Tomato and Summer Squash Gazpacho

With an egg on it. When we returned from our long road trip across Oregon our vegetable garden was overgrown. There were zucchini the size of firewood, patty pan squash the size of dinner plates and probably upwards of 300 ripe tomatoes. We spent the better part of an afternoon cutting it back and harvesting, giving it away to anyone who happened to stop by, prepping and freezing yet more and making it our job to eat some with every meal. There must be something in the soil because they just keep coming, especially the tomatoes. Our favorites are the Sun Gold cherry tomatoes, which basically taste like sunshine and rainbows. 

One of my favorite meals to come out of the harvest is a raw tomato and summer squash gazpacho. I used a mix of Sun Golds and black cherry tomatoes along with yellow summer squash to make this refreshing, flavorful soup.  I ate mine room temperature with a poached egg, but it's also delicious chilled with a little float of olive oil.  Here's the the recipe...


4 servings


2 cups ripe cherry tomatoes (Sun Gold, Heirloom) plus more for garnish

2 cups summer squash, chopped for blender

2 cloves of garlic

1/4 cup Italian parsley

1/4 teaspoon red pepper flakes

Pinch of sea salt

Olive oil for drizzle

In a blender, combine ingredients together until smooth, chill for 20 minutes before serving.

5 Ways To Make The Most Of A Small Kitchen

5 Ways To Make The Most Of A Small Kitchen

When we first looked at this house, a little over a year ago I squinted my eyes, cocked my head to one side and tried to picture what it could be like if we just knocked all the walls down and made it one big room. Adding up to about 640 sqft, the living room, dining room, and kitchen make up all the common space in the house, and taking out the walls would give us access to all of it, and the natural light from the large windows that look out into yard and a beautiful view of the valley.

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Reconstructing Home

Reconstructing Home

OH MY GOSH, are you still there? I had to take a BIG break during construction, and then we went on a lazy summer road trip across Oregon. The last thing I showed you was the completion of demo, and the beginning of drywall which seems like a million years and 50 projects ago. What happened next involved a lot of elbow grease on my part, some steep learning curves, lots of power tools, and a few wrenches in the plan. I did manage to snap some pictures to share with you along the way. At long last, here we go...

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The Progress Post

When we tore down the old deck last summer we used the scrap wood to build out four 8' planter boxes, shoveling in 4 cubic yards of soil, planting our first garden of greens, fava beans, arugula, onions and potatoes. Amidst the chaos of tarps, dust and very cramped quarters (I'm slowly going insane), we still have our garden, and today I harvested the remains of the winter crop. Last week the boys picked and juiced over 100 lemons from our lucky tree, and in the front yard our plants are huge and almost in full bloom. Despite the fact that the house is so torn up right now, we still have a wonderful place to be, we just need to remember to go outside.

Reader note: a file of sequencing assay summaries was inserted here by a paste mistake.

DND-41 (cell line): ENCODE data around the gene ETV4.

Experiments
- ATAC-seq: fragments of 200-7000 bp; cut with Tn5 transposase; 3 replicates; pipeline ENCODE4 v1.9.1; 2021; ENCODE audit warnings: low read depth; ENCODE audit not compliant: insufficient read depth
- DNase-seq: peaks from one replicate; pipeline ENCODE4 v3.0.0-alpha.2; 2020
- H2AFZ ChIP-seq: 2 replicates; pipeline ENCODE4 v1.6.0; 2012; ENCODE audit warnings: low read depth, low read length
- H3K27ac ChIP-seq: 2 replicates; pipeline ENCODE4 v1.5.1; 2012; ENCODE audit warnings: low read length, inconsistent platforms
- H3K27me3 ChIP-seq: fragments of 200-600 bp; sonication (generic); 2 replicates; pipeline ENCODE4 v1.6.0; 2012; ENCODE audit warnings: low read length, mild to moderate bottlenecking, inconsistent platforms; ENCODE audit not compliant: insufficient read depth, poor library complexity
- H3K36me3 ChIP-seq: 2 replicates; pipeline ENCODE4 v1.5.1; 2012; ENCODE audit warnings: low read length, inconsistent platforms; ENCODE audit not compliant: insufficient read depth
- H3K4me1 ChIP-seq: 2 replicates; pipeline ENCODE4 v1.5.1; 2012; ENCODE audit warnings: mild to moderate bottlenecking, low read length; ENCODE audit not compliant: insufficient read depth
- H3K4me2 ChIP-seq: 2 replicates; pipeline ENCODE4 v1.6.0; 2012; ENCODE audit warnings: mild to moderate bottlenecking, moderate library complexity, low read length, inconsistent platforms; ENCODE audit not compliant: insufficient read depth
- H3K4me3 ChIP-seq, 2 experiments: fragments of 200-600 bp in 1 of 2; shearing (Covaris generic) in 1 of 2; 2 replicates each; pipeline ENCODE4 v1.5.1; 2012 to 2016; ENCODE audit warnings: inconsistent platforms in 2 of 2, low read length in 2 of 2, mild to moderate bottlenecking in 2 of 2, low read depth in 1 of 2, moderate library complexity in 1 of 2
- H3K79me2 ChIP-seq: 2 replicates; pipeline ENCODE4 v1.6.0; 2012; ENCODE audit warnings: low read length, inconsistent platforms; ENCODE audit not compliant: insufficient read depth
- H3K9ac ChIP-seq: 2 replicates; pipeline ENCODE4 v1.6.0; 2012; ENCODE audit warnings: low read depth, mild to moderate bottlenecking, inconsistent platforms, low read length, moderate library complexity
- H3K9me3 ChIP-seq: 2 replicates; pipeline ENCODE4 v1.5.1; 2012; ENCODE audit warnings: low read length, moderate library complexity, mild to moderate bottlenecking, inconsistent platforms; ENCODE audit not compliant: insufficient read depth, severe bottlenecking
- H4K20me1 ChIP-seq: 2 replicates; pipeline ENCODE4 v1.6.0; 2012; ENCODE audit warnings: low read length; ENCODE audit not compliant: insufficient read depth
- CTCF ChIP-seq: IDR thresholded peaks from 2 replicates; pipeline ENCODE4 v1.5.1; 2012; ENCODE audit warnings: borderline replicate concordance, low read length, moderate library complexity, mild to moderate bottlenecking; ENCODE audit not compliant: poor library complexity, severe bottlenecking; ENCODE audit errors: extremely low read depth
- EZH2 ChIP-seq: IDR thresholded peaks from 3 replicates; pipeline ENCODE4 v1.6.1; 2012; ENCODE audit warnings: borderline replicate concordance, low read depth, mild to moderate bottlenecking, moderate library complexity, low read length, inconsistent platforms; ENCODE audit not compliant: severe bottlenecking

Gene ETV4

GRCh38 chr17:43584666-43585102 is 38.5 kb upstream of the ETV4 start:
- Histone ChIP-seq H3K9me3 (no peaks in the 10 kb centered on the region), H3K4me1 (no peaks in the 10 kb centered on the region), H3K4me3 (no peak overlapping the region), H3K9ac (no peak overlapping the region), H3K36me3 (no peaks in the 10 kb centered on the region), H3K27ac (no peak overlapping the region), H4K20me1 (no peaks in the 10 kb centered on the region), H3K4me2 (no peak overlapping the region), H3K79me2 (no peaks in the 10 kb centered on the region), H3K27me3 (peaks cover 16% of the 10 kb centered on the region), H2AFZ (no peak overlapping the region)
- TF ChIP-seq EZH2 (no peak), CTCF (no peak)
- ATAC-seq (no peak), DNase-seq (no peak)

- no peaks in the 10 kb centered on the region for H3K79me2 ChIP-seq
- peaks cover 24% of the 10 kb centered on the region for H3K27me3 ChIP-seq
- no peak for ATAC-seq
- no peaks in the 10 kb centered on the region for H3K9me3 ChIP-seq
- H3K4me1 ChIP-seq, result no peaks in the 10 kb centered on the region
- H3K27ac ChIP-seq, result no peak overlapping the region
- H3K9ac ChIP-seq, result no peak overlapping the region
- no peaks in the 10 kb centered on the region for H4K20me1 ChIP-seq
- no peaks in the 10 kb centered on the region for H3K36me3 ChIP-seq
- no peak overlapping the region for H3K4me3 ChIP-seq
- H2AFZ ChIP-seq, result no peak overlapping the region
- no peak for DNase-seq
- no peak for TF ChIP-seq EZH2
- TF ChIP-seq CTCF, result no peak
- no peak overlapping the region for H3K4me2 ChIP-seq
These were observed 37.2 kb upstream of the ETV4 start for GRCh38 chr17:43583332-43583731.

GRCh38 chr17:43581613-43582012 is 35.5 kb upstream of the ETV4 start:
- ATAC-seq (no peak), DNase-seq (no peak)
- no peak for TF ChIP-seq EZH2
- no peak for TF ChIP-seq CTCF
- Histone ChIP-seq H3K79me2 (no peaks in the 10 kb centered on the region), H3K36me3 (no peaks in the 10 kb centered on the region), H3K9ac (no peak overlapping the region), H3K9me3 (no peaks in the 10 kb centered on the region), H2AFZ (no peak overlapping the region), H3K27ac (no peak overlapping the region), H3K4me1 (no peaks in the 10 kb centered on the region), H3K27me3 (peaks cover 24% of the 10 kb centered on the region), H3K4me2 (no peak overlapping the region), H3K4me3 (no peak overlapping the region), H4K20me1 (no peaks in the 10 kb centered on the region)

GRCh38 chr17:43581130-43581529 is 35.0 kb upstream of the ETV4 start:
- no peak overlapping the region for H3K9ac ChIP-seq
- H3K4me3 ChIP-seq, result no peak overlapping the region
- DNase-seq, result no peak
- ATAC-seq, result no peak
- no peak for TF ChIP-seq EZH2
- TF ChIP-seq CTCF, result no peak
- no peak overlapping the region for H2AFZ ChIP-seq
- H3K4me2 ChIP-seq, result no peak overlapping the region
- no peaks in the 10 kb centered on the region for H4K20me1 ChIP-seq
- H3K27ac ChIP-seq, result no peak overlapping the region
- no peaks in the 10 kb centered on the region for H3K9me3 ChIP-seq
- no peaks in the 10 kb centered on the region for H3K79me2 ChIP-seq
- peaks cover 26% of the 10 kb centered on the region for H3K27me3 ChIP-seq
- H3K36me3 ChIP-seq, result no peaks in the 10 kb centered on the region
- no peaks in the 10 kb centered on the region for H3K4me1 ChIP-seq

A few weeks have gone by since my last dispatch from the remodel and we still don't have a kitchen or floors, but the plumbing and electrical is in the walls, the entry way has been bumped out,  permits have been checked and we have drywall up and ready for sanding. Next week we will start painting and building the cabinets! Here's the progress in pictures...

The original 1960's groovy glass panel has been removed and the entry has been bumped forward 2 feet. We could only go that far out in order to stay under the existing roof. A new foundation was poured and the new wall was framed in to create more of a foyer, which doesn't look like much from the outside, but from the inside it feels like a whole new house. No longer does the door open directly into the hallway, and there will be room for some storage.

With the walls opened up, it was two weeks of rough-in plumbing and electrical. This is a tedious process, lots of wires to step over, but not as messy as drywall, which is really driving me bananas right now.

And here we are now, I had the existing texture skim coated smooth in the open space, all the way down the stairs.  It's just about dry and ready for sanding, and me, and my paint brush. Until then...

Deconstructing Home

Deconstructing Home

I am sitting on the original parquet wood flooring, lightly coated in sheetrock dust, surrounded by canvas tarps in the skeleton of my former living room looking out into small expanse of our newly opened up house.  I feel both thrilled at the progress and consumed with pangs of horror for having destroyed the place we call home. A live-in remodel is not for the faint of heart, and doing it all with children is just bananas.  There's a reason why people move out.  After almost a year of planning, a month long battle with the city about a 13 sqft addition, and an eleventh hour refinance to restore our budget after having to bring on a structural engineer we have arrived, one week into a seven week renovation, making toast in our garage and doing dishes in a work sink. This is the ugly part, the deconstruction. Here is the past week in pictures...

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